Just as a by the way my doctor encourages me to stick with building with plastic bricks as a hobby because it keeps my mind working and helps with the symptoms of poor memory, concentration and reduced cognitive function that is a part of this illness that I live with.  And thank heaven for the spell checker feature with this forum's software or you wouldn't be able to read any of this.

Rant over  :devil:
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#166 Locomotive Annie

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Posted 20 March 2013 - 08:09 AM

Well today worked out much better, one of the local online supply houses that stocks Banbao has a promotion where you can get $10.00 off anything you want when it's going to be your birthday soon.  They had Banbao Hi-speed train coaches at $5.00 off already so I purchased one using my $10.00 birthday discount as well and I ended up getting it for just $10.00 even.  That will give me three Banbao Hi-speed train coaches altogether which should be enough for my Hi-speed steam electric locomotive to haul about.  I was tempted to buy two coaches, but I'm having to watch my budget this week and didn't want to blow it.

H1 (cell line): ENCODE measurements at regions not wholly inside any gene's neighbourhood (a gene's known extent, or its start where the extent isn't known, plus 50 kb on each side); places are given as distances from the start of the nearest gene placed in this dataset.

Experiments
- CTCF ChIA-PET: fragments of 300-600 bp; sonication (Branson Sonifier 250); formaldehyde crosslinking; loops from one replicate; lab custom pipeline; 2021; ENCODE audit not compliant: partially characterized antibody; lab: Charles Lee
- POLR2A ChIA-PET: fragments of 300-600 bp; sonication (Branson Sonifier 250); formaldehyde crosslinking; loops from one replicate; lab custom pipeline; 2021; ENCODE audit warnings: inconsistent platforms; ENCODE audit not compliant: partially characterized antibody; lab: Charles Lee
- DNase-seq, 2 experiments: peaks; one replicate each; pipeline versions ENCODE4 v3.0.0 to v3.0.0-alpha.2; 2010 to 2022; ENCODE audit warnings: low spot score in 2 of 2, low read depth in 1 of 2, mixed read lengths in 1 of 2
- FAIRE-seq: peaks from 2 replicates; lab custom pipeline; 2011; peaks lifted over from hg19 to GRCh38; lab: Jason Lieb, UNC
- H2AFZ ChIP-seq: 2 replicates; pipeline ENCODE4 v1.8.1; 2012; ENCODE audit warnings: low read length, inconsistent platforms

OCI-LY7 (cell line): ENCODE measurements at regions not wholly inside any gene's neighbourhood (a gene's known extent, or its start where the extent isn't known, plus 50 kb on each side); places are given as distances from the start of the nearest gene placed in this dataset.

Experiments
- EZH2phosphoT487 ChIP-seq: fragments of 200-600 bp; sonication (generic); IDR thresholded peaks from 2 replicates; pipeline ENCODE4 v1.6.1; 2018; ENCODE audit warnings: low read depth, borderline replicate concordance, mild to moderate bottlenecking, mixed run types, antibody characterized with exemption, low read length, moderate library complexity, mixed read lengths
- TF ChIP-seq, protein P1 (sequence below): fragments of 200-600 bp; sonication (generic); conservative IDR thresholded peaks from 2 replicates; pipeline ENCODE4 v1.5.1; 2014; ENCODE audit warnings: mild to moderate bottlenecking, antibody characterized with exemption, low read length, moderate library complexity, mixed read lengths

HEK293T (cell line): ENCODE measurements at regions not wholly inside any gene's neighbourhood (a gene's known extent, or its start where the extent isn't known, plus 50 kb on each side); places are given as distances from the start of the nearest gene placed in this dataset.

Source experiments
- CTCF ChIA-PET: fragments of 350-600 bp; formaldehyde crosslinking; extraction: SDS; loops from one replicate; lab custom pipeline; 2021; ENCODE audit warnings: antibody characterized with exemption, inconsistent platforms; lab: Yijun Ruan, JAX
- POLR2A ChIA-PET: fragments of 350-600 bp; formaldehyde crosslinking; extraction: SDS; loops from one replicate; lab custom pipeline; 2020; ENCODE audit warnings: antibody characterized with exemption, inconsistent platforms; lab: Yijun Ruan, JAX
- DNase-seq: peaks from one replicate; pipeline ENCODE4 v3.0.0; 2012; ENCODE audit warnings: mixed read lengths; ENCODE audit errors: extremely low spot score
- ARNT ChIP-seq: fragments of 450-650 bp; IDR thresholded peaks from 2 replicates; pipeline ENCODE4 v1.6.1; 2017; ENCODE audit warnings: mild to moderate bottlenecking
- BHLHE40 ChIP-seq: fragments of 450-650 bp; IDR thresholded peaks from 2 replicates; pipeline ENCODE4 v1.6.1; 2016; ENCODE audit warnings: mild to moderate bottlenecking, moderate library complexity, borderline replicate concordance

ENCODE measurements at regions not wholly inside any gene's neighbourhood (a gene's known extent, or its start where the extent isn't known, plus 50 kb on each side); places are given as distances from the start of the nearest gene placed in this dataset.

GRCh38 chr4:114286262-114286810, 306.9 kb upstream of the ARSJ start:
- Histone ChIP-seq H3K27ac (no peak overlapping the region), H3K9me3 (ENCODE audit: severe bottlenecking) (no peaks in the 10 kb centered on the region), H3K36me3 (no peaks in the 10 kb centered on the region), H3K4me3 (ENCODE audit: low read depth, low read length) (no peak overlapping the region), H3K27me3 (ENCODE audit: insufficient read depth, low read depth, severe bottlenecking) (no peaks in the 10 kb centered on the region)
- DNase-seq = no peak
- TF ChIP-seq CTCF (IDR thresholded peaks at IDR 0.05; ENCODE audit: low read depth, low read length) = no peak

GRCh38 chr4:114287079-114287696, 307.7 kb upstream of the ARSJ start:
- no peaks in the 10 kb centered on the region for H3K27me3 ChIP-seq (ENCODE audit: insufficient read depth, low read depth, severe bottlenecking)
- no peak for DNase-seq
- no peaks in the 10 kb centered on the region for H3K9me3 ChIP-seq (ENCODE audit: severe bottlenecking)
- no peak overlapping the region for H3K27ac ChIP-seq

I don't particularly like the look of the Banbao Hi-speed loco and I don't like the Enlighten Hi-speed train coaches, so this has all worked out really well.  I just need to print up some custom stickers with the 1980s New Zealand Railway logo on them and we'll be good to go. :classic:
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#167 Hey Joe

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Posted 20 March 2013 - 11:09 AM

Those birthday things are great, aren't they?

My son got a 50 RMB coupon at the local Toys R Us so we used it to buy a 350 RMB set so that was a nice little discount.

Joe
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#168 Locomotive Annie

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Posted 20 March 2013 - 12:32 PM

Yes they are great Joe :classic: .  I was really surprised when I got the email offering me $10.00 off because it was going to be my birthday in another week.  In middle age you don't really expect to get birthday surprises anymore (or at least I don't).  The coach was an easy pick because I already had two which didn't quite look like a decent length train and one more would make the train a nice fit for the space I've allowed for my station platform.